I understand that I'm repeating some things about the Jones that I covered early in this journal. But I wanted to say something a bit more coherent about these wonderful people.

I met George Jones through Pius Kamau. I met Pius after he called me to ask if I could help him get on the radio. He'd heard some commentaries I'd done for KUNC, a Colorado public radio station based in Greeley. Pius, a Kikuyu, retired a few years ago from his longtime general surgery practice in Aurora. He remains very active writer. I introduced Pius to the KUNC folks. They did run a few of his commentaries. Howie Wolf, alav ha sholem (rest in peace, Yiddish), a leftist family doctor who practiced in Longmont for over 50 years, was in the mix with Pius, George and me. Anyway, the four of us, and later a Boulder guy, Drew Schwartz, met for lunch about once a month over the course of ten years or so. Occasionally we'd get together with spouses/partners too. We became a very good friends. So that's how I know George and through him, his wife, Carole, and their daughter, Tamara. The Jones are why I chose to visit Kenya. My favorite way to travel is to see a place through the eyes of people who live there. And there's the advantage of escaping to the equator during Chicago winter.

George and Carole winter in Kenya now. Tamara lives there year round. She practices as a  veterinary, prescribing alternative therapies for pets, especially homeopathy. On and off, over the course of about ten years the Jones lived in Kenya and did a large share of their childrearing there. Early on they purchased a home in a lovely, tony Nairobi neighborhood, down the block from ambassadors' residences and such. They hooked me up with a wonderful travel agent, Rose Muya. Rose asked what sort of trip I wanted. I told her one that would give me the feel and the smell of the place and its people. So Rose set me up with Jagi Gakunju, and the rest is history.

(I began writing the Jones part of the narrative in the waiting area by the gate at Jomo Kenyatta International Airport where I boarded the plane that will take me to London, the first leg of my journey home.) Side note. I've shown my passport five times, my boarding pass six times, been patted down three times and had my luggage scanned four times since arriving at the airport. Every one of the security checks was a bit half-assed.

Back to the Jones. George is 90, Carole 88. A former athlete (golf, tennis, before that football and basketball), George walks with two canes now. He's very much engaged but too weak to do very much. He ventures from home little. Sitting in the sun for some hours every day has caused George's skin to darken toward ebony. Carole is a spitfire. She does pilates three times a week. She loves to discuss politics, history, spirit and healing. Tamara is sort of the bass player of their trio. She sets the backbeat; keeps the household running year round.

All three Jones have great stories. I told them that I might just write a list of places they haven't visited or lived, because it would be shorter than where they have been. For much of his career George served as an USAID officer, rising through the ranks to become a regional director in Africa. He swears neither he nor Carole were ever CIA. They lived all over Africa and Asia and traveled to many more places than they worked. Their stories are endless and fascinating including: Carole's climb to the summit of Mount Sinai in ballet shoes and rescue after dark by a Bedouin who sat her on a very bony camel for the ride back to St. Catherine's Monastery where she was staying ; their attendance at an exorcism based on drumming in a remote African village; a road trip with Muriel Humphrey, Hubert's wife; a stay at the Rockefeller compound in Arkansas; and on and on. Tamara has her stories about growing up in all these exotic places, including the horse her parents bribed her with to make her stay in Niger feel a little less loathsome to a ten year-old.

There are five servant positions at their home, not all of them fulltime. Wachira, the driver is around most of the time. He helps out with yard work too. The commute from the home he shares with his wife and 1-1/2 month old daughter is about an hour. Tamara recruited him from the mechanic shop where he used to work on the Jones' vehicle. I've never seen the housekeeper, Mama Njiri, sit still. (Kenyan women often assume the name of their first-born son, appended to “Mama.”) Jackie, the cook, recently left her daily employ at the Jones' to found a successful catering business. Now she comes weekly and prepares a week's worth of delicious meals for George, Carole and Tamara. In my honor she cooked a wonderful Asian-themed multicourse meal the day before I left. There is a gardener three days a week. A security man who mans the front gate after dark is contracted for with an agency.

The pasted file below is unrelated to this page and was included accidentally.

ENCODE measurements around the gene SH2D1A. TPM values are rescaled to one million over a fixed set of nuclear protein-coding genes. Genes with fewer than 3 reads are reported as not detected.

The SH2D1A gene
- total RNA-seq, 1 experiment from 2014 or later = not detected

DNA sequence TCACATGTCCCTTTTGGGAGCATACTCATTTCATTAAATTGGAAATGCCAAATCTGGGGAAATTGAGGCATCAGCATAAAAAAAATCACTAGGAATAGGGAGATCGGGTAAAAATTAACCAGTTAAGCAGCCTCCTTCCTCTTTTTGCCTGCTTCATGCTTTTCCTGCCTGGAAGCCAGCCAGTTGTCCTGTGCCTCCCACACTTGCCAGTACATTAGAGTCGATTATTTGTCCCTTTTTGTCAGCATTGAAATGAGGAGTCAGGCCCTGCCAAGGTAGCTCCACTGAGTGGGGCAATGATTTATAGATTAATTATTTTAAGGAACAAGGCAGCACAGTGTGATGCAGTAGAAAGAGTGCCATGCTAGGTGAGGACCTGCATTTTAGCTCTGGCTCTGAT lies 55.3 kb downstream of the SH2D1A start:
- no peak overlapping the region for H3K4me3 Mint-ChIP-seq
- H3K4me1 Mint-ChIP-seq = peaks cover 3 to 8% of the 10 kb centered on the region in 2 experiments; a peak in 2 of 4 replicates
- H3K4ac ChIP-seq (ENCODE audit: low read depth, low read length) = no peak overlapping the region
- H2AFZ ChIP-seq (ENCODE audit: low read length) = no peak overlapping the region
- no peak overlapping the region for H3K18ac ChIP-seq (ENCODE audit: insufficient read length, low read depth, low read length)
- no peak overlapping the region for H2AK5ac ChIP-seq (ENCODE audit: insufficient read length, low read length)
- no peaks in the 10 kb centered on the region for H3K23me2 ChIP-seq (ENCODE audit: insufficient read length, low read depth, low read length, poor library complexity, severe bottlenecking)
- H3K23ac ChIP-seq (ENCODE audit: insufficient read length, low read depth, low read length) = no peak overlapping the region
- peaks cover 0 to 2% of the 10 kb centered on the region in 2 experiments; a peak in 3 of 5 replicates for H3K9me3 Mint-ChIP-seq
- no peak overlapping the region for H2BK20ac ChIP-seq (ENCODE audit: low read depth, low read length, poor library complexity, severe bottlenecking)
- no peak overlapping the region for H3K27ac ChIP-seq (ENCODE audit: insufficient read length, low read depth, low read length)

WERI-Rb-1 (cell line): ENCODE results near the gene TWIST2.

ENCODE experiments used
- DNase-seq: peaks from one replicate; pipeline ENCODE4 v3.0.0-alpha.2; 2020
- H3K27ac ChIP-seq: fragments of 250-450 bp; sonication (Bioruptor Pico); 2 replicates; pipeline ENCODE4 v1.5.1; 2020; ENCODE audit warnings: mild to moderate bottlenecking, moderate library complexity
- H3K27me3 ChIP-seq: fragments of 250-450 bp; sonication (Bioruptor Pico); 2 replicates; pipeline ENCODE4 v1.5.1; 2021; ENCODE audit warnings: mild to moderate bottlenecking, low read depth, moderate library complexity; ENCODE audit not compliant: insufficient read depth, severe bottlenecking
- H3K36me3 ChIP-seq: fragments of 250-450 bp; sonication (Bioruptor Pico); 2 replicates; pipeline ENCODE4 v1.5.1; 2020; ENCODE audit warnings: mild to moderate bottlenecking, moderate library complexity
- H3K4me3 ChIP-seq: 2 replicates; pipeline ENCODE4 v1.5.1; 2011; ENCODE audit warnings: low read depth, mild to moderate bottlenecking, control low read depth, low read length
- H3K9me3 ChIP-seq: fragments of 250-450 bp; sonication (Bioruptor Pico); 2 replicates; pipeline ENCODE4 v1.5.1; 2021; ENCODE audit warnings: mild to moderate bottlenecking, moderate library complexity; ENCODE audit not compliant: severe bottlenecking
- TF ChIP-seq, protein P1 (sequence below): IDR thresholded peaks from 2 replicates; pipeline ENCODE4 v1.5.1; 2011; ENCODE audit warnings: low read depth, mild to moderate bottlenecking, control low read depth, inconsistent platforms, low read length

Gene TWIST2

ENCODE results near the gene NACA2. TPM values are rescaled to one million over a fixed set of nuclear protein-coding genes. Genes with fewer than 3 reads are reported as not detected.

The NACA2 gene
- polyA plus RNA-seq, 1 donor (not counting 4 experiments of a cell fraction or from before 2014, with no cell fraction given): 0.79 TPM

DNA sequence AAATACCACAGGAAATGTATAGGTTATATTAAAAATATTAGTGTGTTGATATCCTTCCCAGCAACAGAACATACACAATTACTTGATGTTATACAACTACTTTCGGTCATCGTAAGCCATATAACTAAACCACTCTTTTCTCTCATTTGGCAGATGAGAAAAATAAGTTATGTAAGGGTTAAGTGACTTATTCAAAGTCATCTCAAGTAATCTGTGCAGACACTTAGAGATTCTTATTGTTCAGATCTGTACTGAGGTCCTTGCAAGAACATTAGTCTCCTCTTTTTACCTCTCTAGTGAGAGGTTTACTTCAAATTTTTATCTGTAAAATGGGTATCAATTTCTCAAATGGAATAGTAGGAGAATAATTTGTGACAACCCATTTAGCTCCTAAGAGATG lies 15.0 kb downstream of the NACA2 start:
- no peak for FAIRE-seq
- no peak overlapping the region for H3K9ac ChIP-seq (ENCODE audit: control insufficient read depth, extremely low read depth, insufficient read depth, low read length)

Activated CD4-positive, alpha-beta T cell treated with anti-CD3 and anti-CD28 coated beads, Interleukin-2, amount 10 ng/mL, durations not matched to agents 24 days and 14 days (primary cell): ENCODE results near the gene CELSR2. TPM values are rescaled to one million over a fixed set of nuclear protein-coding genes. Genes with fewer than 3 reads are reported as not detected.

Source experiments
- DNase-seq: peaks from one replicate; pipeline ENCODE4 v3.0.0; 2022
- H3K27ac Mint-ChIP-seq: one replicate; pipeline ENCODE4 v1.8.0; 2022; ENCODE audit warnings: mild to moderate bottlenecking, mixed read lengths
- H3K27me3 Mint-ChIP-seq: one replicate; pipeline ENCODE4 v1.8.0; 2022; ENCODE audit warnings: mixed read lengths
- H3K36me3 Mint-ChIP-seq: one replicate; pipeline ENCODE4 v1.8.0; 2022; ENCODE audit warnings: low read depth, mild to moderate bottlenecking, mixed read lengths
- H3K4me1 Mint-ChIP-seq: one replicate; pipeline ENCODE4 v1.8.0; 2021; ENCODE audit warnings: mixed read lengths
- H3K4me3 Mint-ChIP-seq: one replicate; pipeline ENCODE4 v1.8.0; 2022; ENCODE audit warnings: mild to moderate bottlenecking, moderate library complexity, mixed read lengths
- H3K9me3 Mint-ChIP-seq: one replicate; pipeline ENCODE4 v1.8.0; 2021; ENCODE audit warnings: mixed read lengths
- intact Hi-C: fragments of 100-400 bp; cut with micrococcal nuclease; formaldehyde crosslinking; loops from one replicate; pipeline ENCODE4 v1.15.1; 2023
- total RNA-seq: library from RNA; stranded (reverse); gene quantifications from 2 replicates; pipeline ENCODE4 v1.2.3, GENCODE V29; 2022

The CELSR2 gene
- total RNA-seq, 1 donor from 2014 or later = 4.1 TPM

There are two outdoor dogs, Zuri and Diva. I didn't ever learn which bears which name. I did find that the big, German-shepherdy dog is the one who wants to lick you and be petted. The more aloof little white fluffball is the guard dog, alerting the human inhabitants of all comings and goings. Then there's the African gray parrot Tuesday (of a litter in which each individual was named after a day of the week). Tuesday has a vocabulary of several hundred words in English, Swahili and French, plus a ton of sound effects. My favorite thing he says is a thing he learned from Carole's mom, who stayed with them for ten years.  When the electricity blinks Tuesday will say, “Tell that little man to turn the electricity back on.” I'm sorry I didn't hear him say that myself. By the way, the power blinked only a few times the whole time I was in Kenya. I was alerted at night a couple of times when my CPAP quit for a few minutes and it woke me up.

A beautiful home, my own guest house, five servants, plentiful good food, great conversation, need I say again what great hosts the Jones are? Okay, there's one more thing. They booked me with their fabulous massage therapist, Ann, the day after I arrived and the day I departed.

I  finished reading The Boys in the Boat about midway through my trip. I cried through most of the last chapter. I think some of this tenderness came from a touch of homesickness. I'm looking forward to being back home. I came close to crying again when I left George, Carol and Tamara. As I debarked at the airport, I shared a heartfelt warm goodbye with Wajir, who asked if I might be able to stay another month.

On the way home I started reading Jagi's memoir, Living on the Edge. The stories are pretty amazing.

The trip from London to Nairobi to Chicago took about 24 hours. It was pretty easy. I saw three movies, “The Holdovers,” which I strongly recommend, “Oppenheimer,” which was a good way to occupy three hours in an airplane seat, and “Marlowe,” a stylish but predictable noirish work starring Liam Neeson. I slept 9 hours last night. Jet lag is definitely a lot less severe when crossing time zones east to west. I'm happy to be home. Spent the day catching up on things. There's still plenty more to do, including organizing, editing and posting a whole bunch of images. So stay tuned.

I just read through this journal again and did some editing. It is still far from perfect.  But this is it.

To view photos from my trip, please view them on Flickr

April 6, 2024
 in the
Written by
Marc Ringel, MD